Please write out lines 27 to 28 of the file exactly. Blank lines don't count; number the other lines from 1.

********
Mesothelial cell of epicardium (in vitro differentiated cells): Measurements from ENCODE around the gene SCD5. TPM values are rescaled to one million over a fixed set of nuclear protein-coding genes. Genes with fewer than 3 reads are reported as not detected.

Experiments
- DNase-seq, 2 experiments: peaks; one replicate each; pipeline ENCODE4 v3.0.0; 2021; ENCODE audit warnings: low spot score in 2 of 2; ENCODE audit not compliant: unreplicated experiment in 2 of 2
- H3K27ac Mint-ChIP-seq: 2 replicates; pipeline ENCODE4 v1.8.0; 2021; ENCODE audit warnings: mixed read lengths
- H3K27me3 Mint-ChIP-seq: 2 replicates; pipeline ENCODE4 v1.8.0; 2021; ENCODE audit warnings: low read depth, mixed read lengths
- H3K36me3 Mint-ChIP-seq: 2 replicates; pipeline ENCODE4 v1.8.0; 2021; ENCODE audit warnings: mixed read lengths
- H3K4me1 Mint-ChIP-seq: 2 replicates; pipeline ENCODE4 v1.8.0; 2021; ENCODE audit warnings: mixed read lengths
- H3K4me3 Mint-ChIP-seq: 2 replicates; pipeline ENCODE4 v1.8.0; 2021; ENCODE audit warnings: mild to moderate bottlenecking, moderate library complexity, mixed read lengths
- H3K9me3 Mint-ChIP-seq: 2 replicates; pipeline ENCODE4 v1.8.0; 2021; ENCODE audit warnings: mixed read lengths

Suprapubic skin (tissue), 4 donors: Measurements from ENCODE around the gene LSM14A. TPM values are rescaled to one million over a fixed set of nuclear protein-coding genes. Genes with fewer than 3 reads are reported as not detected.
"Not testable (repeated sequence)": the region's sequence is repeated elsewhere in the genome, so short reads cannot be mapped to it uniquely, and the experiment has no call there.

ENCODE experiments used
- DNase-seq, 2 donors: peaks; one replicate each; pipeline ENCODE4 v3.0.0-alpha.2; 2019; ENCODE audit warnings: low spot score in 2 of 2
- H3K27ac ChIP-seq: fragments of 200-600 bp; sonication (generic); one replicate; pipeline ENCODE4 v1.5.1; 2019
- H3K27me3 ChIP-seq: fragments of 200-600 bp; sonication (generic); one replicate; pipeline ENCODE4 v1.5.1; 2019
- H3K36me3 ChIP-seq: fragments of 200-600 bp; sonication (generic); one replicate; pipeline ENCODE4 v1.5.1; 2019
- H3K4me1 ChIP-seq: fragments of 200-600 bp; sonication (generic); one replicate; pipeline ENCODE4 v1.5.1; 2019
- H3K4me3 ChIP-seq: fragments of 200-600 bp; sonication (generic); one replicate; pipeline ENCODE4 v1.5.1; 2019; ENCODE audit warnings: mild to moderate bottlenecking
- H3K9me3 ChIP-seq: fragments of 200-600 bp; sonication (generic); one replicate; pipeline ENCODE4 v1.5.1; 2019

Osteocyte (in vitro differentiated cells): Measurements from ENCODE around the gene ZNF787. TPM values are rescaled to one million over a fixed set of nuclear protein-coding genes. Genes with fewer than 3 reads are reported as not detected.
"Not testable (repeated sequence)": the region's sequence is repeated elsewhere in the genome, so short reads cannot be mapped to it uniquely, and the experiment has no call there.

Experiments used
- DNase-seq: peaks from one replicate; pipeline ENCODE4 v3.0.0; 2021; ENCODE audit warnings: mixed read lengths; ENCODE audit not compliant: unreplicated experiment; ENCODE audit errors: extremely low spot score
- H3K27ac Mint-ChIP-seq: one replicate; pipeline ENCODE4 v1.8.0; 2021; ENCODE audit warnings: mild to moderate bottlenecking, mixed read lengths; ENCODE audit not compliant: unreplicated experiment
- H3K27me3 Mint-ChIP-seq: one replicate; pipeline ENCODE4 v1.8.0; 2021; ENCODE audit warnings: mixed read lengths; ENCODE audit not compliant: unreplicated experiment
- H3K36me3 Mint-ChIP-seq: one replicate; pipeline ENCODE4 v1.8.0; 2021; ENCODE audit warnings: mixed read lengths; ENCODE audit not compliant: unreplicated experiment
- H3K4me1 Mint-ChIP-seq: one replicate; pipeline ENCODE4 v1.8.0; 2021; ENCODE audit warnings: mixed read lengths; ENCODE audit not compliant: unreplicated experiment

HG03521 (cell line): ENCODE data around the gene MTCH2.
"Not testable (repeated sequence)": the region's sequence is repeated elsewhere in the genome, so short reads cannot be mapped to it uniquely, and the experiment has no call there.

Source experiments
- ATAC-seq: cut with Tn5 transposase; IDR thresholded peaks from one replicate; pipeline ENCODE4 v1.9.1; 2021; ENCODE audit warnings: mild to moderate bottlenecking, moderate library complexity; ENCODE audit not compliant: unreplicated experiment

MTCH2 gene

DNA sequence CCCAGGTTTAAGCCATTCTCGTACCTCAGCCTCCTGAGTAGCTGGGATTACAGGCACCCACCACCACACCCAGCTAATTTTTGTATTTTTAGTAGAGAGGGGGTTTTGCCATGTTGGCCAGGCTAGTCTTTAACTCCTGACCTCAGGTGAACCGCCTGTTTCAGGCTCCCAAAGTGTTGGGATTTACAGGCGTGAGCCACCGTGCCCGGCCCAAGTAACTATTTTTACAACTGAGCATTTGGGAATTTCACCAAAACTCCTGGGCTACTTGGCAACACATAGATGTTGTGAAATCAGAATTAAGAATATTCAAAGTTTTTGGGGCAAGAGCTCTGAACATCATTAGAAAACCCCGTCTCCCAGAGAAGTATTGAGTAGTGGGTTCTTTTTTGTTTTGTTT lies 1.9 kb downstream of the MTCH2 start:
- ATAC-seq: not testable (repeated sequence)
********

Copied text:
- H3K4me1 Mint-ChIP-seq: one replicate; pipeline ENCODE4 v1.8.0; 2021; ENCODE audit warnings: mixed read lengths; ENCODE audit not compliant: unreplicated experiment

HG03521 (cell line): ENCODE data around the gene MTCH2.